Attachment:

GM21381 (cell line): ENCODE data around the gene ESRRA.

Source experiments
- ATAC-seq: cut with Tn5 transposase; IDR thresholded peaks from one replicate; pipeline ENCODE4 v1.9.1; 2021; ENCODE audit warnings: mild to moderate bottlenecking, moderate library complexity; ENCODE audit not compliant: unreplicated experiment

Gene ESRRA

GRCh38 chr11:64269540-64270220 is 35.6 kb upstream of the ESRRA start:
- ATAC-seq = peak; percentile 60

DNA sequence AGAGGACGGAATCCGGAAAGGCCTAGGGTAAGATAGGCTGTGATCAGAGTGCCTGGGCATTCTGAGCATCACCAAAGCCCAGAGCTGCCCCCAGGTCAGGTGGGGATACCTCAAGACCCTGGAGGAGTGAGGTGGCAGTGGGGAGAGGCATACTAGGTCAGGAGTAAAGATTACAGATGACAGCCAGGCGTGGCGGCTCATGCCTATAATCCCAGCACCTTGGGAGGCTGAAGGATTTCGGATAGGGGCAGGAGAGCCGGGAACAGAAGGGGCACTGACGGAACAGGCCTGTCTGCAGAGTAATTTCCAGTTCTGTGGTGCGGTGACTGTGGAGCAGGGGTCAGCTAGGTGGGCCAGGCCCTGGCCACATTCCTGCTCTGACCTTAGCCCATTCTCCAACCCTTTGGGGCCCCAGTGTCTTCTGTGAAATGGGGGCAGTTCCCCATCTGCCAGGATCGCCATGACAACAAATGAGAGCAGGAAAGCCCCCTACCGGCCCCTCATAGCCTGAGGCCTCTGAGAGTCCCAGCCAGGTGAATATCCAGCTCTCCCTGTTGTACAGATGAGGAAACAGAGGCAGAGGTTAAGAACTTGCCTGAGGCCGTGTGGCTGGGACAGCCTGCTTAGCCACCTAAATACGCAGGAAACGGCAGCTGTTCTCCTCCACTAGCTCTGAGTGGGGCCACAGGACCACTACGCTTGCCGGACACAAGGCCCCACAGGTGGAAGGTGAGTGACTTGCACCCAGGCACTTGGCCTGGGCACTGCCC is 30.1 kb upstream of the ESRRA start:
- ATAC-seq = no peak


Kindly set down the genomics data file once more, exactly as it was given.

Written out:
GM21381 (cell line): ENCODE data around the gene ESRRA.

Source experiments
- ATAC-seq: cut with Tn5 transposase; IDR thresholded peaks from one replicate; pipeline ENCODE4 v1.9.1; 2021; ENCODE audit warnings: mild to moderate bottlenecking, moderate library complexity; ENCODE audit not compliant: unreplicated experiment

Gene ESRRA

GRCh38 chr11:64269540-64270220 is 35.6 kb upstream of the ESRRA start:
- ATAC-seq = peak; percentile 60

DNA sequence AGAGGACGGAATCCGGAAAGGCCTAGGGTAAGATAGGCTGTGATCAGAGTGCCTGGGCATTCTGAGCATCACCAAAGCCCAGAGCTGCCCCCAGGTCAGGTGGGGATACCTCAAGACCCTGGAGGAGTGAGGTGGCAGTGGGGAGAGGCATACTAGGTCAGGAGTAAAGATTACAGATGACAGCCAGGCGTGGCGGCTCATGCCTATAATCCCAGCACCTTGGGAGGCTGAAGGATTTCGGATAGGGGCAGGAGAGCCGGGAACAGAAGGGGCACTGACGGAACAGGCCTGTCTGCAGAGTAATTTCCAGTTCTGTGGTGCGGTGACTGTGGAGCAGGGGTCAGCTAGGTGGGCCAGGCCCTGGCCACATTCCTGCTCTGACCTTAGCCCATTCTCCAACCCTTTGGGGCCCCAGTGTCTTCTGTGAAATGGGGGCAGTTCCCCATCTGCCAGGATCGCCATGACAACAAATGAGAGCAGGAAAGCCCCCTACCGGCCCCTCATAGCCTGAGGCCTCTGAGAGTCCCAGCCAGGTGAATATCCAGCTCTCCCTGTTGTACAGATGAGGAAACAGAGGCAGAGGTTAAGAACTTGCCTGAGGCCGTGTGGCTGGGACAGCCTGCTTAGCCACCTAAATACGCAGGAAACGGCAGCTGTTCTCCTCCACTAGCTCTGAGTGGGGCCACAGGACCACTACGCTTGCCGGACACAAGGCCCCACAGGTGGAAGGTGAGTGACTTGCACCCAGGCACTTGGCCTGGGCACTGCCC is 30.1 kb upstream of the ESRRA start:
- ATAC-seq = no peak